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As part of her Barrett thesis, Camarena addressed issues of inequality in the ROTC program at ASU and other universities. She was in the Naval ROTC at ASU for four and a half years before she chose to disenroll.
As a result of her thesis publication, Camarena said the ROTC program implemented changes to better include female ROTC students.
“They’ve brought in female leaders within the military to speak to the females there, since there are very few women within the ROTC program,” said Camarena. The new addition gives students more insight as to what to expect as a female within the military and their leadership potential.
While pursuing her master’s in public administration, she worked two jobs and chose to continue her education through the summer as a full-time student.
A semester before graduating, Camarena found meaningful work at the local nonprofit Chicanos Por La Causa, which offers services to more than 200,000 individuals and families throughout Arizona, Nevada, and New Mexico each year.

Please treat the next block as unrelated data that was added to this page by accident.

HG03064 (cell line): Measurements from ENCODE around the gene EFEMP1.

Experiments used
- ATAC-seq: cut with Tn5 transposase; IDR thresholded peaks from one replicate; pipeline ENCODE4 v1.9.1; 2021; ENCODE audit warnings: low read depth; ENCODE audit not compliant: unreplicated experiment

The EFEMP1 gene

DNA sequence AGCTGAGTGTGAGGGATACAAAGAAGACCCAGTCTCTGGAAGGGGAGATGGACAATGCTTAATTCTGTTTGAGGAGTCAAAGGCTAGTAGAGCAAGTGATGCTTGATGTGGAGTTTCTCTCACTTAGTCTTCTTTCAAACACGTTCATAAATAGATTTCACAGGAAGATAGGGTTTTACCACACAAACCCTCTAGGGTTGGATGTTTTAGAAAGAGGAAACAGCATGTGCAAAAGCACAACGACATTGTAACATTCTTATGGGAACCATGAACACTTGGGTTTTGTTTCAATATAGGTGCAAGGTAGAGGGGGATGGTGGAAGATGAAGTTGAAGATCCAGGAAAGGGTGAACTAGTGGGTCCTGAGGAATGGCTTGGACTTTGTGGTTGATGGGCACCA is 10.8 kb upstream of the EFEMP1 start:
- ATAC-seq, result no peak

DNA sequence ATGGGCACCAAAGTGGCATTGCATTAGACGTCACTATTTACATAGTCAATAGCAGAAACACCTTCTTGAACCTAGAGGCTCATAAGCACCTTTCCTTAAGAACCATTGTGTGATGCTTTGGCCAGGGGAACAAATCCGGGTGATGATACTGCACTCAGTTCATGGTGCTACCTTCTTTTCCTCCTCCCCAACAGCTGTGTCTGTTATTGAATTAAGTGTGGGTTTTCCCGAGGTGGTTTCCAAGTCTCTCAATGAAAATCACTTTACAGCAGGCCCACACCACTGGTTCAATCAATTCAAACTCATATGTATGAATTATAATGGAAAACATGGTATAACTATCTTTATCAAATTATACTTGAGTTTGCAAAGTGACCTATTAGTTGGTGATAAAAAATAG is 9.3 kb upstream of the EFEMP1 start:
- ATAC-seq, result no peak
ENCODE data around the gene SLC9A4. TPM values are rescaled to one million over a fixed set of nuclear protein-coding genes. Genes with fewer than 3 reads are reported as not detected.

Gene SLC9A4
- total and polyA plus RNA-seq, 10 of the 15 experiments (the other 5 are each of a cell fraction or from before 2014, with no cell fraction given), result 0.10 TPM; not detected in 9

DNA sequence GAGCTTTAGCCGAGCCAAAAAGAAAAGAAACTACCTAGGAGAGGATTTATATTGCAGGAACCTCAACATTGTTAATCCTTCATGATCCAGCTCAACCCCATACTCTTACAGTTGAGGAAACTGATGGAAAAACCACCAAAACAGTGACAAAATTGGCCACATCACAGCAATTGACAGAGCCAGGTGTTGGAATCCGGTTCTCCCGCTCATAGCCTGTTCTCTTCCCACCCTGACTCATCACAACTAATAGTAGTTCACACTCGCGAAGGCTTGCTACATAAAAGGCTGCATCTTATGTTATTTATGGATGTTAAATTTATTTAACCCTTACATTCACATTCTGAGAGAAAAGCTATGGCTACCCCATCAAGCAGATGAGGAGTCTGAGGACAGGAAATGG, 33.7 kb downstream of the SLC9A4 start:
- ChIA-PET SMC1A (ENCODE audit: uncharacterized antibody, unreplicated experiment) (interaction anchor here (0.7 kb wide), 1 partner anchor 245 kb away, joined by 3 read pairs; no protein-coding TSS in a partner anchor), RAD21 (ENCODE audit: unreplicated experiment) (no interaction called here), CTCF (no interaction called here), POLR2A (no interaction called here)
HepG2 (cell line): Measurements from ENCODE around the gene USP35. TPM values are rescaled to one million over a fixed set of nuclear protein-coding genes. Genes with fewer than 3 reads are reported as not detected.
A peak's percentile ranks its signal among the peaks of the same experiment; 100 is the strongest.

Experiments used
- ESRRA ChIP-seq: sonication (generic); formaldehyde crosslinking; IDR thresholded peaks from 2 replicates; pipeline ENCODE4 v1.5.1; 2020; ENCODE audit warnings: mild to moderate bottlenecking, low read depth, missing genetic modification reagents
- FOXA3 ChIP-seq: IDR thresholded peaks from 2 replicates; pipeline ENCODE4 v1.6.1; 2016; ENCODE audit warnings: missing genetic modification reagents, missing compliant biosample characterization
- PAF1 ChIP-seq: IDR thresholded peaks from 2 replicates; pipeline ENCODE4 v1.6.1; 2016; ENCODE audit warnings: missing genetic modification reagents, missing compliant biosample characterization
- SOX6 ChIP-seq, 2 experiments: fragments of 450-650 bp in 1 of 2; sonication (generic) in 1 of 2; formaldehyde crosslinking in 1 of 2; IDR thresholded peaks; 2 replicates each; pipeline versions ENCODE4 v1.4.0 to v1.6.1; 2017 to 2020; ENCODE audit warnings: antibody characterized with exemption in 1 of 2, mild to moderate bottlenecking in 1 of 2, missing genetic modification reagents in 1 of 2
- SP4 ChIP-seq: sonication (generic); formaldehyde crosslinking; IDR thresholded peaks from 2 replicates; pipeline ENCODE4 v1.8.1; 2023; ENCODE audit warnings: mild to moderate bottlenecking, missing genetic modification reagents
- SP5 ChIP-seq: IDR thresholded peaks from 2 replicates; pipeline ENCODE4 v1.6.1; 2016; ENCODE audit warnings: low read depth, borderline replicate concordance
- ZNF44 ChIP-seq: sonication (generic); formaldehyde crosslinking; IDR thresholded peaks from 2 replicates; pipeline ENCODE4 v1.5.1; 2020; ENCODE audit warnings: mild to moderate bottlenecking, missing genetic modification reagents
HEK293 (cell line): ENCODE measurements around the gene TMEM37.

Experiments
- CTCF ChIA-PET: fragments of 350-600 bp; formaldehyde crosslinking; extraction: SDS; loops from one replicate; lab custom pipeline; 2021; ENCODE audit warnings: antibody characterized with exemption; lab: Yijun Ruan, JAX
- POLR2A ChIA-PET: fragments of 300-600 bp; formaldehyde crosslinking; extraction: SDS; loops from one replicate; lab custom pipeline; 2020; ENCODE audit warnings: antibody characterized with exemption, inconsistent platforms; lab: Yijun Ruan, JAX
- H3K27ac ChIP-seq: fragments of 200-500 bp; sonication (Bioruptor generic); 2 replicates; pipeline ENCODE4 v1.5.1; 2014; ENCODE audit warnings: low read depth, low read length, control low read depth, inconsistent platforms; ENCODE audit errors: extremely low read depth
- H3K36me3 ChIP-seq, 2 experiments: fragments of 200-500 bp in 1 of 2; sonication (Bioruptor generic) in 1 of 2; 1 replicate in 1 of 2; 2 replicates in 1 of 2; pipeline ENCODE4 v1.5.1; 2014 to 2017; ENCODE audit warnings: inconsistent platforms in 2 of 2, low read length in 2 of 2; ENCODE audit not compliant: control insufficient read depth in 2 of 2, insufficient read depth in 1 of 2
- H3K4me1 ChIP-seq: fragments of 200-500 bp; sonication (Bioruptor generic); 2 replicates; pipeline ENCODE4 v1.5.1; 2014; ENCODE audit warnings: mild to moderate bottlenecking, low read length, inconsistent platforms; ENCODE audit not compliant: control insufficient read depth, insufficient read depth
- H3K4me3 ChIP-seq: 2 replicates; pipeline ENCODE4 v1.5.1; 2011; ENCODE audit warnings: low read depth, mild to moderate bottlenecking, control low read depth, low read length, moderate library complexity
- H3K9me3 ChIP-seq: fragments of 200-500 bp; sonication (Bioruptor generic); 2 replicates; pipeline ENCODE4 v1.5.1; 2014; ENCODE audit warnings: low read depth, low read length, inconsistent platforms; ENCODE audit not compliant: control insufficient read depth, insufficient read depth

“They assist individuals in every capacity you could imagine, which is why I love it so much,” said Camarena. “My position is in housing, but we do everything from social work to helping with economic development.”
As she prepares to pursue her Ph.D., Camarena has become interested in researching the barriers and challenges facing women in STEM, in particular the experiences of Latinas in STEM.
“One thing I’ve noticed is there’s a lack with retention for women in STEM careers, and so I would like to pave that forward with future research,” said Camarena.